First seatbelts law in U.S.

Ford’s Model T cars did not have seatbelts. Nor, for that matter, did his competitors in Chevy or GM. The Delahaye 135 convertible, built in the 1940s, could hurtle its passengers down the road at speeds in excess of 90 miles per hour but in case of a sudden stop there would be no seatbelts protecting them. Doctors groups as early as the 30s began citing alarming statistics of automobile-drivers deaths, but it took a further two decades any serious steps would be taken about them.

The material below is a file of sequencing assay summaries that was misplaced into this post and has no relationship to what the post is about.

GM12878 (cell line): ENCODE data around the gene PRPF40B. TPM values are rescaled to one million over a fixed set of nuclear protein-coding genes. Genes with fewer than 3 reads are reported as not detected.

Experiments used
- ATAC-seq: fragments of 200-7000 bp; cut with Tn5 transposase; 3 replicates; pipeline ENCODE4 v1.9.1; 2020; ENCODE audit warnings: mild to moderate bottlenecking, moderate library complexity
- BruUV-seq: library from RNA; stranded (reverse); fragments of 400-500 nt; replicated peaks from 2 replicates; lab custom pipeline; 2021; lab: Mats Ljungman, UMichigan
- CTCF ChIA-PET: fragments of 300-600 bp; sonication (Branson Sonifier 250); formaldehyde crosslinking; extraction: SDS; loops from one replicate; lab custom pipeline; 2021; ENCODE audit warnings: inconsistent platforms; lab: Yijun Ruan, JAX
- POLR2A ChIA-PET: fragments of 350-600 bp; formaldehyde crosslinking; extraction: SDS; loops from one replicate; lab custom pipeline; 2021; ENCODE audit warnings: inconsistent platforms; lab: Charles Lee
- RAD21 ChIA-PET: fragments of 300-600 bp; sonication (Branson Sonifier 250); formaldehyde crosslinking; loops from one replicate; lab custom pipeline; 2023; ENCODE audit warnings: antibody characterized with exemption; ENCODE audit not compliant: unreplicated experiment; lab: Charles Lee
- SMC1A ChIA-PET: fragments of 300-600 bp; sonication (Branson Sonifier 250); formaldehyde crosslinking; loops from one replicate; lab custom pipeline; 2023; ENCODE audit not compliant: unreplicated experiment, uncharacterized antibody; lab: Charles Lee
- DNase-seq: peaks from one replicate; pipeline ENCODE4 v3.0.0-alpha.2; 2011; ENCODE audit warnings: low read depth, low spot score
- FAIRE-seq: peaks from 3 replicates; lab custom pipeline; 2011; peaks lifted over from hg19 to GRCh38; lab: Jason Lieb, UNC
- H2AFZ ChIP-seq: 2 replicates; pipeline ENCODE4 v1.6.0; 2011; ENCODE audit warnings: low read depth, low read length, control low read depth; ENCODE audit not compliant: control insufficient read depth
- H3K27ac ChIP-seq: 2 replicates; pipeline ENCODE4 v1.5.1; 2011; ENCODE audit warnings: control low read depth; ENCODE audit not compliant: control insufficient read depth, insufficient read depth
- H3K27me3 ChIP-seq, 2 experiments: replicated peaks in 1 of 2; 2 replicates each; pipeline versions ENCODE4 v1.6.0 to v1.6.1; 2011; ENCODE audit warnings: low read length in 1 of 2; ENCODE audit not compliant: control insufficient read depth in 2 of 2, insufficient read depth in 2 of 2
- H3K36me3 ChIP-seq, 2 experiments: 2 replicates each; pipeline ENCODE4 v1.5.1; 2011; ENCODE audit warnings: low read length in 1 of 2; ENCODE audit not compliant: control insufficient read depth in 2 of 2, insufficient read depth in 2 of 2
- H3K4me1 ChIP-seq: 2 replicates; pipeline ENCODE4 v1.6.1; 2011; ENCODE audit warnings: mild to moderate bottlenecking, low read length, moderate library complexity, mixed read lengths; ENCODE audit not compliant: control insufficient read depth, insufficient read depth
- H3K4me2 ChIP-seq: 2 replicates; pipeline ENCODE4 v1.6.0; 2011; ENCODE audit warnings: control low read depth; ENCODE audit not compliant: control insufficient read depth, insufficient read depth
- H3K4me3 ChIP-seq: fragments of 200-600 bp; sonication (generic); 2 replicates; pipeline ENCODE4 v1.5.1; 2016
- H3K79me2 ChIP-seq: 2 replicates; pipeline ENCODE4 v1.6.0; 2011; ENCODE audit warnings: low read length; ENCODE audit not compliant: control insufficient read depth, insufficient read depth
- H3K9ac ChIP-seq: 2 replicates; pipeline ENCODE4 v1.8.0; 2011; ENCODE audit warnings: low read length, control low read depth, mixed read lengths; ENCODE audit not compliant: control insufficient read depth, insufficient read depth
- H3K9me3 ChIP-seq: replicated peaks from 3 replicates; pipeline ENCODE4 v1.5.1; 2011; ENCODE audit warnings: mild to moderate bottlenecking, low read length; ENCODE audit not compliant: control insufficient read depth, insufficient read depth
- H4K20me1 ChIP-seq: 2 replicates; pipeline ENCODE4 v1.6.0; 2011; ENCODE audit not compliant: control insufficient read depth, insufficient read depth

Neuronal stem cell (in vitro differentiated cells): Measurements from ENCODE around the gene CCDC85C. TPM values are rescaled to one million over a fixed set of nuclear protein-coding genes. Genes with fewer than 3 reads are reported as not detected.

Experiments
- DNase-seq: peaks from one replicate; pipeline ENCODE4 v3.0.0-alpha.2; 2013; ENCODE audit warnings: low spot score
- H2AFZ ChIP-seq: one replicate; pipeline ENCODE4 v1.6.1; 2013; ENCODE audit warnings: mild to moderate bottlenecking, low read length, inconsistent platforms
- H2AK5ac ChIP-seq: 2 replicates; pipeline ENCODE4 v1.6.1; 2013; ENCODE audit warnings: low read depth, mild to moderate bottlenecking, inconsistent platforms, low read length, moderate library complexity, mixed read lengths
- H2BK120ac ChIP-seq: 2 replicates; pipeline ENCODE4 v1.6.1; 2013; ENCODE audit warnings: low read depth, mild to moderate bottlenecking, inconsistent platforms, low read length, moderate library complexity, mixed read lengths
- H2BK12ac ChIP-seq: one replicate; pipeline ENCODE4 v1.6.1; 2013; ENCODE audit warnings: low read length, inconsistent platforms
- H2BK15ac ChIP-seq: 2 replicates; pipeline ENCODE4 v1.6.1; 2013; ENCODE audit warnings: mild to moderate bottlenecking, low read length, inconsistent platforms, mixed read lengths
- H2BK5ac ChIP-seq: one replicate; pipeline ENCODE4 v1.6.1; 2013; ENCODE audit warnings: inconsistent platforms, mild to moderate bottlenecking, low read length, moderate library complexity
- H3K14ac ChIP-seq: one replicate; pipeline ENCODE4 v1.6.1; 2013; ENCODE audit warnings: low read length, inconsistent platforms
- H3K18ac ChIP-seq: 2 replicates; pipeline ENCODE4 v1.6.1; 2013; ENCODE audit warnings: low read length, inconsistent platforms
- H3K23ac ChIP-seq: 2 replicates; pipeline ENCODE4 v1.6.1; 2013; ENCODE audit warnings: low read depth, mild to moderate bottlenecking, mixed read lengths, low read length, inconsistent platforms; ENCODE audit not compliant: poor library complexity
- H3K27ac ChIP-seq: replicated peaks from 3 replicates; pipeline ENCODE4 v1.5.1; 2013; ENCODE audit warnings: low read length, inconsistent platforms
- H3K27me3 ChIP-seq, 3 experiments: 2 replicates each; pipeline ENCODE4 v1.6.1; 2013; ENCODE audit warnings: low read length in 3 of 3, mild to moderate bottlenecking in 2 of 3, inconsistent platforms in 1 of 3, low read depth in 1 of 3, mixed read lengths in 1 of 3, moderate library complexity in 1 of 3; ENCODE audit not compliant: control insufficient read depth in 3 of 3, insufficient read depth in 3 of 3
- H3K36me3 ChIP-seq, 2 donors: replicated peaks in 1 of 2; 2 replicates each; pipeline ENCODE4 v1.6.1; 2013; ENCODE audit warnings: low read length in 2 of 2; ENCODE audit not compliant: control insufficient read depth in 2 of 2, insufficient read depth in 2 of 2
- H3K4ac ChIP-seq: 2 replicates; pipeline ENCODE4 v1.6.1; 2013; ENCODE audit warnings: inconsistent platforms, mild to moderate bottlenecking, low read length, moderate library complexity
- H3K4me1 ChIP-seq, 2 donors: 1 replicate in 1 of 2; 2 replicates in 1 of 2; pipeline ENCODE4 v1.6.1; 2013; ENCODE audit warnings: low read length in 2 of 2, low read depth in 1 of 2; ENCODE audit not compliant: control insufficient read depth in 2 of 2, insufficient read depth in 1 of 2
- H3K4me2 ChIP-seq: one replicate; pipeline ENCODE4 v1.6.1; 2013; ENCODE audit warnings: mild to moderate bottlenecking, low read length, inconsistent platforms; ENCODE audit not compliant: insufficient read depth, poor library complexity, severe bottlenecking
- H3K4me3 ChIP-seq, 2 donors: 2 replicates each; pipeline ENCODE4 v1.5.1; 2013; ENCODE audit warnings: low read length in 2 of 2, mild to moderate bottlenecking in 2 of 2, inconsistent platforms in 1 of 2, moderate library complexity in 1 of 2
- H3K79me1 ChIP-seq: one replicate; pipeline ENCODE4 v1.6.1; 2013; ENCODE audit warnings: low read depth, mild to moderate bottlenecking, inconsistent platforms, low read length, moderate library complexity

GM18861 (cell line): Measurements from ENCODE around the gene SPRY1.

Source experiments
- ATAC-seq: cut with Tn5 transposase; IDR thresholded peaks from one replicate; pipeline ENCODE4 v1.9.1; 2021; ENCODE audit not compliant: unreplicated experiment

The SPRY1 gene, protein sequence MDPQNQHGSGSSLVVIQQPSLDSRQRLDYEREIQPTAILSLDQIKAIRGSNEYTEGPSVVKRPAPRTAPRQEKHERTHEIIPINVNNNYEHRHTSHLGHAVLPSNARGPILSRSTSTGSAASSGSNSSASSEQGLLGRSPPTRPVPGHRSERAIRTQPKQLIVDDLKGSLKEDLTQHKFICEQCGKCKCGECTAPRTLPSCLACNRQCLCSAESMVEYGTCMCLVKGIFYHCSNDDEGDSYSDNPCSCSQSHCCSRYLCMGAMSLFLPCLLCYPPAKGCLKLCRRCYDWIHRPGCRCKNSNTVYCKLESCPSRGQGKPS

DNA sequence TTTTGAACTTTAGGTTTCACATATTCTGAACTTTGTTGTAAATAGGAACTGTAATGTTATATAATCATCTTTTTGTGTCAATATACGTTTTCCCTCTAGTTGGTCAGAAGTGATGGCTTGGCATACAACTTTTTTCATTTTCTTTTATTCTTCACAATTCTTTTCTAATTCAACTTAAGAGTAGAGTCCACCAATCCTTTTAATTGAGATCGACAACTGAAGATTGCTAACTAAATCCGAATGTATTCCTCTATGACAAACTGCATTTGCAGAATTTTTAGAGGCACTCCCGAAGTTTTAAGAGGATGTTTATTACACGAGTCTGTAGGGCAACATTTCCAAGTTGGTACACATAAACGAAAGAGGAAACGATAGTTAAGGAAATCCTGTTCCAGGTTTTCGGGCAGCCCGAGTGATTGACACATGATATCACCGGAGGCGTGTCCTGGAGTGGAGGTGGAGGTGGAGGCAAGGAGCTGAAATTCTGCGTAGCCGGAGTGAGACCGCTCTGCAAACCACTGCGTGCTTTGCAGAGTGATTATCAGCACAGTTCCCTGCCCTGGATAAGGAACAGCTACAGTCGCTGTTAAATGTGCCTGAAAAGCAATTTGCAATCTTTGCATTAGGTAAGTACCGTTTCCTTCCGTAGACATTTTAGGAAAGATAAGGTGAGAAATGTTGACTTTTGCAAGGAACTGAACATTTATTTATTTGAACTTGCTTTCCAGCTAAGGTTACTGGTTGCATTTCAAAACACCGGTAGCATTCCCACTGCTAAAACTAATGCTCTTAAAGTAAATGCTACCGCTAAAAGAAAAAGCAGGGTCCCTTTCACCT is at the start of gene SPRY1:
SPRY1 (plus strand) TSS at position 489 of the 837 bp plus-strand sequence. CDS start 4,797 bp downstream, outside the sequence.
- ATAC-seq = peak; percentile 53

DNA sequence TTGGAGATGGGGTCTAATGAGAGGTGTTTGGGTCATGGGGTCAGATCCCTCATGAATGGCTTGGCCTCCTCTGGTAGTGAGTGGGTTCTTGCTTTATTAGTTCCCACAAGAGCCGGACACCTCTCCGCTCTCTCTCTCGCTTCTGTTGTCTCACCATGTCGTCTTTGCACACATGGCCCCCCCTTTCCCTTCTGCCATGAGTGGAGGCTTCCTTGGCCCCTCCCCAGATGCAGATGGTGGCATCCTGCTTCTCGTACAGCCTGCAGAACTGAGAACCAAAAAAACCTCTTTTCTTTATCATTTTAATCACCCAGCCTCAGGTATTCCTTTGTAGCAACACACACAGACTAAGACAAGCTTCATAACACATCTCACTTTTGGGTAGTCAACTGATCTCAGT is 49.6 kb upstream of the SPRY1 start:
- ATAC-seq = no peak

On this day, June 27, in 1955, the first seatbelt law in the country went into effect in Illinois.

The first modern three-point seat belt — securing lap and shoulders — was designed by  Swedish inventor Nils Bohlin. His device was for introduced by Volvo in 1959 and became a standard feature for all cars thereafter.